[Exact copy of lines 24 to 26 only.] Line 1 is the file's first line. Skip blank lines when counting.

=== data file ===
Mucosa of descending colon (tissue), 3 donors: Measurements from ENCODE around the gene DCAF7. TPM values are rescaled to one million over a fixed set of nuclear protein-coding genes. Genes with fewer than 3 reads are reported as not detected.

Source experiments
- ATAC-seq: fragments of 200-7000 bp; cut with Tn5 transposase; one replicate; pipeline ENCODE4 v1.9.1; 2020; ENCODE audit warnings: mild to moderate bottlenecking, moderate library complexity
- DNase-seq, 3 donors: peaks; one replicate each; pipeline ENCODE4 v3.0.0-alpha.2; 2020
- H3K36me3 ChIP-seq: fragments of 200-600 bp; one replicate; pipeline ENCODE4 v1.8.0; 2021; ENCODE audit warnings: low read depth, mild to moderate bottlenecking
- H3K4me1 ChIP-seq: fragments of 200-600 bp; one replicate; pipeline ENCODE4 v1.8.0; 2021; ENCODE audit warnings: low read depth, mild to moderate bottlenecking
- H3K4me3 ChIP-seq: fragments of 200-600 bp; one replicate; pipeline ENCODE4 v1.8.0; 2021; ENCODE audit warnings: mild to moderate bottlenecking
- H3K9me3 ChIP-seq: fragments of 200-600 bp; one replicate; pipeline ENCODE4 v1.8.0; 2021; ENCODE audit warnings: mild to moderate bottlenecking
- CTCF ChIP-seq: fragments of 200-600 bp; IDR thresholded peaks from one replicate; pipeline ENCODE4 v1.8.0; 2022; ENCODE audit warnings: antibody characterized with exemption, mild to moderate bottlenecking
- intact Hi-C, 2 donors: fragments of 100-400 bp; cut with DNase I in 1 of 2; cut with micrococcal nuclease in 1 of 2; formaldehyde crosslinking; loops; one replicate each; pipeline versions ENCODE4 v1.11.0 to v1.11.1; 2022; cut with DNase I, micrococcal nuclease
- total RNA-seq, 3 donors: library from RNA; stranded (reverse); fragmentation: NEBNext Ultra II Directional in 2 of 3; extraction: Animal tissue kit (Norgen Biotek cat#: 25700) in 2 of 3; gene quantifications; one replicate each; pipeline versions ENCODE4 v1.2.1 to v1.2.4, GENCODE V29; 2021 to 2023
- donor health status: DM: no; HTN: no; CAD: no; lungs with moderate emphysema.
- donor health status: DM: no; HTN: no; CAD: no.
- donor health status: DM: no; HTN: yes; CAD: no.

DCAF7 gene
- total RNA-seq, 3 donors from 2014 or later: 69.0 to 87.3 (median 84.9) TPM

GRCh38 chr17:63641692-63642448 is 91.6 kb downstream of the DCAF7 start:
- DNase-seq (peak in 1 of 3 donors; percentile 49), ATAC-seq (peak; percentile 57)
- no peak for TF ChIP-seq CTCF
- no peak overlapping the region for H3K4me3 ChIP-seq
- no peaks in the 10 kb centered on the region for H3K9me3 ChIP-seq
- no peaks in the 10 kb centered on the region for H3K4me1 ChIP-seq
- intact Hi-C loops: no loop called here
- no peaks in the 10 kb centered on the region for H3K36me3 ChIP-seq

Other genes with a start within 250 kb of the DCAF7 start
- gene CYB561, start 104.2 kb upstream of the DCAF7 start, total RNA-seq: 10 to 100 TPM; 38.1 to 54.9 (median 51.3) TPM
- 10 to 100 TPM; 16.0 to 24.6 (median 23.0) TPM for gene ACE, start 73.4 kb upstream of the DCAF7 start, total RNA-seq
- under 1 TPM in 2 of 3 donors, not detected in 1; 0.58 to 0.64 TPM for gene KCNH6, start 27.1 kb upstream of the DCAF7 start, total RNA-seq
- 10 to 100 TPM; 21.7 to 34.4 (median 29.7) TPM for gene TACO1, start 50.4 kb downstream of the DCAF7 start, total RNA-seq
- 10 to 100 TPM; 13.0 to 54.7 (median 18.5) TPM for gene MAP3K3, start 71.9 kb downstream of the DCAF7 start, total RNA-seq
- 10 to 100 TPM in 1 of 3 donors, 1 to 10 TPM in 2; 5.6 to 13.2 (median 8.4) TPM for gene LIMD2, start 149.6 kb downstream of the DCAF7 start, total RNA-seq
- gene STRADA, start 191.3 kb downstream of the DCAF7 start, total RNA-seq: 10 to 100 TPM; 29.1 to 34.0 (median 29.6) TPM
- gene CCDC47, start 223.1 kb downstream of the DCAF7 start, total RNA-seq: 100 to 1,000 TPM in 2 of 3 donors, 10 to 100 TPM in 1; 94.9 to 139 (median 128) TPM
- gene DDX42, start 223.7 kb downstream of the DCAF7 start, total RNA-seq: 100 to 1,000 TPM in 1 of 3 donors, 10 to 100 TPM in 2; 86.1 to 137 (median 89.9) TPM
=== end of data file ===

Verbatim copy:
- no peaks in the 10 kb centered on the region for H3K36me3 ChIP-seq

Other genes with a start within 250 kb of the DCAF7 start
- gene CYB561, start 104.2 kb upstream of the DCAF7 start, total RNA-seq: 10 to 100 TPM; 38.1 to 54.9 (median 51.3) TPM